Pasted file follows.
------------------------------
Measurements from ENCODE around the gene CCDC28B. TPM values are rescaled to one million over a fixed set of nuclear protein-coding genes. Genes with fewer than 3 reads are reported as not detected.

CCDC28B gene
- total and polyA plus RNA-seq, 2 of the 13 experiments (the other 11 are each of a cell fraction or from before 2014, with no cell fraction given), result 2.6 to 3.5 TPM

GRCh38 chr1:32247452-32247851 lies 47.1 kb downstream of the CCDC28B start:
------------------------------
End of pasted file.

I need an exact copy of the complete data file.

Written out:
Measurements from ENCODE around the gene CCDC28B. TPM values are rescaled to one million over a fixed set of nuclear protein-coding genes. Genes with fewer than 3 reads are reported as not detected.

CCDC28B gene
- total and polyA plus RNA-seq, 2 of the 13 experiments (the other 11 are each of a cell fraction or from before 2014, with no cell fraction given), result 2.6 to 3.5 TPM

GRCh38 chr1:32247452-32247851 lies 47.1 kb downstream of the CCDC28B start: